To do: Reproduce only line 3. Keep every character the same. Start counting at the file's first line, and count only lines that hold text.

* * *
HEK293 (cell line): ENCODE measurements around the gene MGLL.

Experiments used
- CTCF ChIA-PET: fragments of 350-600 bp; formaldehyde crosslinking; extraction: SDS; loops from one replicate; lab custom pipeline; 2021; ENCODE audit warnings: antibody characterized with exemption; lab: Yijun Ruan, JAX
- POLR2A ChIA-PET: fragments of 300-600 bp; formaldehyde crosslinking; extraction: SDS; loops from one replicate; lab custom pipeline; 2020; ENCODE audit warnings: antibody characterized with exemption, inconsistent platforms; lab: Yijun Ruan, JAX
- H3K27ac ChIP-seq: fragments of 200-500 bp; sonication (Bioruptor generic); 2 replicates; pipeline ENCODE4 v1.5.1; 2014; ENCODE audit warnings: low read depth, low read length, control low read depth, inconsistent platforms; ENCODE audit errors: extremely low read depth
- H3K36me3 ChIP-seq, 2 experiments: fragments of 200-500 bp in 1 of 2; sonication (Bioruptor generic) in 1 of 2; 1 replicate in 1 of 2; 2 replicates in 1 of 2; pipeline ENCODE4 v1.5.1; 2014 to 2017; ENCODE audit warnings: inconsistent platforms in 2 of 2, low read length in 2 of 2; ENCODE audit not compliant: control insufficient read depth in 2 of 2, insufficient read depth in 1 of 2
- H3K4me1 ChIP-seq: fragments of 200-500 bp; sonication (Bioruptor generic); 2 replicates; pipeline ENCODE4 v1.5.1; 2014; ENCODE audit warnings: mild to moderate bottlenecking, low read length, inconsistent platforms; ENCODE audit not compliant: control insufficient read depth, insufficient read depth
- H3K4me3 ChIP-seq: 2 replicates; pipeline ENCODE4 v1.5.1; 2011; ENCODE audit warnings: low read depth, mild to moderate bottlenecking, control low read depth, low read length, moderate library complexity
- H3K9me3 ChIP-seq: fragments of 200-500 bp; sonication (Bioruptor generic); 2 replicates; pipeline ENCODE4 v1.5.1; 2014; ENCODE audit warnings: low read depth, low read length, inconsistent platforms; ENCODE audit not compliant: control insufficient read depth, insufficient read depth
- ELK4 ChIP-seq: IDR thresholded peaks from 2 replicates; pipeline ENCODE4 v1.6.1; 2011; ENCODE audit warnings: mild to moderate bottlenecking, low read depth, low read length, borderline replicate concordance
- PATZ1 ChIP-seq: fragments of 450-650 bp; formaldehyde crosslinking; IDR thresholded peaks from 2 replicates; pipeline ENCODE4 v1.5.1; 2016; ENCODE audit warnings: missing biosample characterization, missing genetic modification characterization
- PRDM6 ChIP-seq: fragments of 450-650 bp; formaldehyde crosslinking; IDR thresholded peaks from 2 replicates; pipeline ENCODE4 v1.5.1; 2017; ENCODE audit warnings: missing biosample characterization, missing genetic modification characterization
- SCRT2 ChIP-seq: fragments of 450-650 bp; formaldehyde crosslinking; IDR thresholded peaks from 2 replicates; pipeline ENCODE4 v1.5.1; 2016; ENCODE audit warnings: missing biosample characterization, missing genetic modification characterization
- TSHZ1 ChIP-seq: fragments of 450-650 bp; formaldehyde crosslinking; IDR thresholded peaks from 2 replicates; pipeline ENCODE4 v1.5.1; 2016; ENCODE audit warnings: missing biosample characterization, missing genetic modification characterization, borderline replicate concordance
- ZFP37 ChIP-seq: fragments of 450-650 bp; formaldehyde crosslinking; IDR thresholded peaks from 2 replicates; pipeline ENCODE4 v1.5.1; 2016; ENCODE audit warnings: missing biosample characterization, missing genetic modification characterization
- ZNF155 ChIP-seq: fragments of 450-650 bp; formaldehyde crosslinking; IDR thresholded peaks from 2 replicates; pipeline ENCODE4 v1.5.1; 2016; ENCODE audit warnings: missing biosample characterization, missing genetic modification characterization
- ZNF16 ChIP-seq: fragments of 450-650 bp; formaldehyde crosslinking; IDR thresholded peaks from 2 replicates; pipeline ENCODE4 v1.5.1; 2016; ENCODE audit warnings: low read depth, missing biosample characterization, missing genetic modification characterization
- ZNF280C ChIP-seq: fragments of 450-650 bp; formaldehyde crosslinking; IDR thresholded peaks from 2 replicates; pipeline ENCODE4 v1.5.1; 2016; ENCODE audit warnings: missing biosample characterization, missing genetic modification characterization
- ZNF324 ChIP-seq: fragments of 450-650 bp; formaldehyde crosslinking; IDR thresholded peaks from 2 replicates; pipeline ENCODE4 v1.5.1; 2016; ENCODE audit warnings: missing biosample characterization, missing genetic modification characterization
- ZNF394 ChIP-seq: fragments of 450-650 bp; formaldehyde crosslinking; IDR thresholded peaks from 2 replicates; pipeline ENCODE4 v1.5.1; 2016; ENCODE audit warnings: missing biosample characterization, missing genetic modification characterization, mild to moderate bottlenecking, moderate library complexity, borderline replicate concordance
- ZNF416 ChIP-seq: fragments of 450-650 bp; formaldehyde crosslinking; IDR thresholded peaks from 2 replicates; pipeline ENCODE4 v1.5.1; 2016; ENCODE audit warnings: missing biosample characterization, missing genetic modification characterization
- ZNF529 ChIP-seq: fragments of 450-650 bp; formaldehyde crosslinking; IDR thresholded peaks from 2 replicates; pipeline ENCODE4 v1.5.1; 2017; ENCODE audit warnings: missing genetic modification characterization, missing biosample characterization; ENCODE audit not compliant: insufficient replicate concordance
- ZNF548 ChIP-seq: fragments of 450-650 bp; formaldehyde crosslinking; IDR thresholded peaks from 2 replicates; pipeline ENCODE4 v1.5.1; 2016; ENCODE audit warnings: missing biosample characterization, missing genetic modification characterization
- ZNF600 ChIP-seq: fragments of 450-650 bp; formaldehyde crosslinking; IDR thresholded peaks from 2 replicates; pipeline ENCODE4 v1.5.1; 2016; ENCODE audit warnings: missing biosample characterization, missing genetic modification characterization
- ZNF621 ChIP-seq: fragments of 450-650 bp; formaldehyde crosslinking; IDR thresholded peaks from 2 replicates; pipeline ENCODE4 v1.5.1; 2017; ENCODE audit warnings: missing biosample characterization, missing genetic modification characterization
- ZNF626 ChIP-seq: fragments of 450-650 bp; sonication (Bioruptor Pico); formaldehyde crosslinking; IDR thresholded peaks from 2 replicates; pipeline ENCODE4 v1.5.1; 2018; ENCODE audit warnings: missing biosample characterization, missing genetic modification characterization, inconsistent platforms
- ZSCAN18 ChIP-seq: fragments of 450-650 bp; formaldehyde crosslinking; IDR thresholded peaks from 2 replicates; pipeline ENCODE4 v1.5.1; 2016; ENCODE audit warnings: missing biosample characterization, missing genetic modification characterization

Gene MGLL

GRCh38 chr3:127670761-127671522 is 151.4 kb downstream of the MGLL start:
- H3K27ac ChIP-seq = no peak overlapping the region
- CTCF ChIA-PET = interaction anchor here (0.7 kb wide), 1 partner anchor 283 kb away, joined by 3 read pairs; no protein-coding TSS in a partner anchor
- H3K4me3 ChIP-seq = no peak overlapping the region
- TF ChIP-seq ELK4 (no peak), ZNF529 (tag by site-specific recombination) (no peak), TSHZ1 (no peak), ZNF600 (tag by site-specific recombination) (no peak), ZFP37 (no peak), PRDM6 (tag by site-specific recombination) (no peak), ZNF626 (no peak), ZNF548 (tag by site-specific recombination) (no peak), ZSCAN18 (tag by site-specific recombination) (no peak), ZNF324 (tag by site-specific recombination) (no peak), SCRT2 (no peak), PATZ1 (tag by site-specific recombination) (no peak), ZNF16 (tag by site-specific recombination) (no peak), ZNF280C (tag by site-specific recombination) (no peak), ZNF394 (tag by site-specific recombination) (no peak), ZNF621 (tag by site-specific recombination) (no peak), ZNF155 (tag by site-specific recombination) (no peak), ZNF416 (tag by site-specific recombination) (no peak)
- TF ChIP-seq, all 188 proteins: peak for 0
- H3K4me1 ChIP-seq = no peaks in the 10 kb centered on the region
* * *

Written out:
- CTCF ChIA-PET: fragments of 350-600 bp; formaldehyde crosslinking; extraction: SDS; loops from one replicate; lab custom pipeline; 2021; ENCODE audit warnings: antibody characterized with exemption; lab: Yijun Ruan, JAX